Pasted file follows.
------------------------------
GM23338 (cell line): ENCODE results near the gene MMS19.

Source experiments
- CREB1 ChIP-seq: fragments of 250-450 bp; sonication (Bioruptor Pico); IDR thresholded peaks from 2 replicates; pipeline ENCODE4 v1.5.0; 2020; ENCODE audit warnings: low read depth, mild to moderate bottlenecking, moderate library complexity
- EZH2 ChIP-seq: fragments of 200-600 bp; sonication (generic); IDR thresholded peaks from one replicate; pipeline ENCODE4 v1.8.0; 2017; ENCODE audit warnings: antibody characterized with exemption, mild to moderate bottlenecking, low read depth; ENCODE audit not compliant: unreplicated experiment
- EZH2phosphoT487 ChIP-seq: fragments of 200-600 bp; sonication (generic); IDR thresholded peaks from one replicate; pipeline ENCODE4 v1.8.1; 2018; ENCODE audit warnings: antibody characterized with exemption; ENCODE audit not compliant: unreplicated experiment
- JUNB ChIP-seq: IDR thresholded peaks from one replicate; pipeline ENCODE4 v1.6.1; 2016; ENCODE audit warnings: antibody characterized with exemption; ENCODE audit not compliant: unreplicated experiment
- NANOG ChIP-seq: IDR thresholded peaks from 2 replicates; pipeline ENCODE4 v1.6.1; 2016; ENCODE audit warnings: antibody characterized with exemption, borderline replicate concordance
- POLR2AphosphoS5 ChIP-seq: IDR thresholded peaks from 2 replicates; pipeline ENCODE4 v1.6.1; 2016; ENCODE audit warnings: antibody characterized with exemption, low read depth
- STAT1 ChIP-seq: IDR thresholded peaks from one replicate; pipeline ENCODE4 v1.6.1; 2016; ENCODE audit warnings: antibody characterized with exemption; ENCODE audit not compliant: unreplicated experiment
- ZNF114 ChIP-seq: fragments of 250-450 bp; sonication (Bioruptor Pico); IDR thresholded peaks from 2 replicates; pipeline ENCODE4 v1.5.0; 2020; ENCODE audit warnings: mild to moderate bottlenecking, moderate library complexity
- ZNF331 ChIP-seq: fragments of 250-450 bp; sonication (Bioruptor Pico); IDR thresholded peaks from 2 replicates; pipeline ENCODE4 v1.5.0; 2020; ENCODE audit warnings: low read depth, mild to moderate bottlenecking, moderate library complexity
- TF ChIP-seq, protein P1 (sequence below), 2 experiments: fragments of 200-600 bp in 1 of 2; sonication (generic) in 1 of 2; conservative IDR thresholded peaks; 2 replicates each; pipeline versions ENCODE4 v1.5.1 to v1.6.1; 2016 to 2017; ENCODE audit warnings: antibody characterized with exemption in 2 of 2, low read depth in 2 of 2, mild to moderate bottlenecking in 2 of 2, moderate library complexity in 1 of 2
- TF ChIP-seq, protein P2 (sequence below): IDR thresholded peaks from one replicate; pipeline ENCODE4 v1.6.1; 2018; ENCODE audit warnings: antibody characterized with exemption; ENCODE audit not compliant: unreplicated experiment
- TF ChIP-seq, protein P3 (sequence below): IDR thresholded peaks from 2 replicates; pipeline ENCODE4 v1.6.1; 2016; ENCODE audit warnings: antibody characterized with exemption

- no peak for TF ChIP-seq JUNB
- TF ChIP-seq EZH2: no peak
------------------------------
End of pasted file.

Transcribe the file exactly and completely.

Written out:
GM23338 (cell line): ENCODE results near the gene MMS19.

Source experiments
- CREB1 ChIP-seq: fragments of 250-450 bp; sonication (Bioruptor Pico); IDR thresholded peaks from 2 replicates; pipeline ENCODE4 v1.5.0; 2020; ENCODE audit warnings: low read depth, mild to moderate bottlenecking, moderate library complexity
- EZH2 ChIP-seq: fragments of 200-600 bp; sonication (generic); IDR thresholded peaks from one replicate; pipeline ENCODE4 v1.8.0; 2017; ENCODE audit warnings: antibody characterized with exemption, mild to moderate bottlenecking, low read depth; ENCODE audit not compliant: unreplicated experiment
- EZH2phosphoT487 ChIP-seq: fragments of 200-600 bp; sonication (generic); IDR thresholded peaks from one replicate; pipeline ENCODE4 v1.8.1; 2018; ENCODE audit warnings: antibody characterized with exemption; ENCODE audit not compliant: unreplicated experiment
- JUNB ChIP-seq: IDR thresholded peaks from one replicate; pipeline ENCODE4 v1.6.1; 2016; ENCODE audit warnings: antibody characterized with exemption; ENCODE audit not compliant: unreplicated experiment
- NANOG ChIP-seq: IDR thresholded peaks from 2 replicates; pipeline ENCODE4 v1.6.1; 2016; ENCODE audit warnings: antibody characterized with exemption, borderline replicate concordance
- POLR2AphosphoS5 ChIP-seq: IDR thresholded peaks from 2 replicates; pipeline ENCODE4 v1.6.1; 2016; ENCODE audit warnings: antibody characterized with exemption, low read depth
- STAT1 ChIP-seq: IDR thresholded peaks from one replicate; pipeline ENCODE4 v1.6.1; 2016; ENCODE audit warnings: antibody characterized with exemption; ENCODE audit not compliant: unreplicated experiment
- ZNF114 ChIP-seq: fragments of 250-450 bp; sonication (Bioruptor Pico); IDR thresholded peaks from 2 replicates; pipeline ENCODE4 v1.5.0; 2020; ENCODE audit warnings: mild to moderate bottlenecking, moderate library complexity
- ZNF331 ChIP-seq: fragments of 250-450 bp; sonication (Bioruptor Pico); IDR thresholded peaks from 2 replicates; pipeline ENCODE4 v1.5.0; 2020; ENCODE audit warnings: low read depth, mild to moderate bottlenecking, moderate library complexity
- TF ChIP-seq, protein P1 (sequence below), 2 experiments: fragments of 200-600 bp in 1 of 2; sonication (generic) in 1 of 2; conservative IDR thresholded peaks; 2 replicates each; pipeline versions ENCODE4 v1.5.1 to v1.6.1; 2016 to 2017; ENCODE audit warnings: antibody characterized with exemption in 2 of 2, low read depth in 2 of 2, mild to moderate bottlenecking in 2 of 2, moderate library complexity in 1 of 2
- TF ChIP-seq, protein P2 (sequence below): IDR thresholded peaks from one replicate; pipeline ENCODE4 v1.6.1; 2018; ENCODE audit warnings: antibody characterized with exemption; ENCODE audit not compliant: unreplicated experiment
- TF ChIP-seq, protein P3 (sequence below): IDR thresholded peaks from 2 replicates; pipeline ENCODE4 v1.6.1; 2016; ENCODE audit warnings: antibody characterized with exemption

- no peak for TF ChIP-seq JUNB
- TF ChIP-seq EZH2: no peak